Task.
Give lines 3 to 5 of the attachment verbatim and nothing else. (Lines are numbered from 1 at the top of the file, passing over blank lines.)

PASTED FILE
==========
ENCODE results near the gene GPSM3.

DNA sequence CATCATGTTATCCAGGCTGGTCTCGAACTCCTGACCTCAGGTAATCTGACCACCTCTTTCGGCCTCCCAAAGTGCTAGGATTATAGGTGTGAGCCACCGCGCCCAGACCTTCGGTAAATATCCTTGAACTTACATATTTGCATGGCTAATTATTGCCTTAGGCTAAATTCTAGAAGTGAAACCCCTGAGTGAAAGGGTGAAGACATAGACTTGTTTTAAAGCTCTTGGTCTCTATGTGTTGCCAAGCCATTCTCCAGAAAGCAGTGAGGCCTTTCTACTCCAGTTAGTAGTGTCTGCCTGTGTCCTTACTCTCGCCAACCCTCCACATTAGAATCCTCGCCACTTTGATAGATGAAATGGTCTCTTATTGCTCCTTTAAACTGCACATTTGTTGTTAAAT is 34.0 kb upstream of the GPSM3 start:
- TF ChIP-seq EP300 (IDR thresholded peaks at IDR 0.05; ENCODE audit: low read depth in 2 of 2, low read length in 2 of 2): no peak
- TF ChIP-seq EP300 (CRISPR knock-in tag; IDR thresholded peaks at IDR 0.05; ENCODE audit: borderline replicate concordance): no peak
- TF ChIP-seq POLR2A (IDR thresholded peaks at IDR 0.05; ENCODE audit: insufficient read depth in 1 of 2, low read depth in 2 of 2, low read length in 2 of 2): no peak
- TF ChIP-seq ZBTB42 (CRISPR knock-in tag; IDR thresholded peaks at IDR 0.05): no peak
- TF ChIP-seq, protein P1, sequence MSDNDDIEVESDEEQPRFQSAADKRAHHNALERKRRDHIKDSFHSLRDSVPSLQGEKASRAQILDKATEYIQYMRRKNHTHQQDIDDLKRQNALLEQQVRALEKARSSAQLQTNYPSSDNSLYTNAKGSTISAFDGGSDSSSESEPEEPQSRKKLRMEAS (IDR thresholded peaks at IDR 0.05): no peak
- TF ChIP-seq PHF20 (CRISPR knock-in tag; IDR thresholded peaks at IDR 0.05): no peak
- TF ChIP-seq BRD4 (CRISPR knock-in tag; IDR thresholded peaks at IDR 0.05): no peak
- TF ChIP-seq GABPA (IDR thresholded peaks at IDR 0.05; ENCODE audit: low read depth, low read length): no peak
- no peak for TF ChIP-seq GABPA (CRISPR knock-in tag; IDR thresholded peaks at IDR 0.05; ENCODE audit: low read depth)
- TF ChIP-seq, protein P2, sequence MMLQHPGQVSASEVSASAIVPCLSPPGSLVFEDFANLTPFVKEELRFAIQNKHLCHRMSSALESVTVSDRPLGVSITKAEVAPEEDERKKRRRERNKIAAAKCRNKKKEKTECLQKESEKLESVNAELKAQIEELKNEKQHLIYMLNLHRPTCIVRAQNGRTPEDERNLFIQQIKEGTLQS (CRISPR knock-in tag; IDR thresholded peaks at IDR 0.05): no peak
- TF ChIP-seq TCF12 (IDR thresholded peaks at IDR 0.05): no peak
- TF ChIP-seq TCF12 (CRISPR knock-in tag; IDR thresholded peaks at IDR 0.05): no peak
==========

- TF ChIP-seq EP300 (IDR thresholded peaks at IDR 0.05; ENCODE audit: low read depth in 2 of 2, low read length in 2 of 2): no peak
- TF ChIP-seq EP300 (CRISPR knock-in tag; IDR thresholded peaks at IDR 0.05; ENCODE audit: borderline replicate concordance): no peak
- TF ChIP-seq POLR2A (IDR thresholded peaks at IDR 0.05; ENCODE audit: insufficient read depth in 1 of 2, low read depth in 2 of 2, low read length in 2 of 2): no peak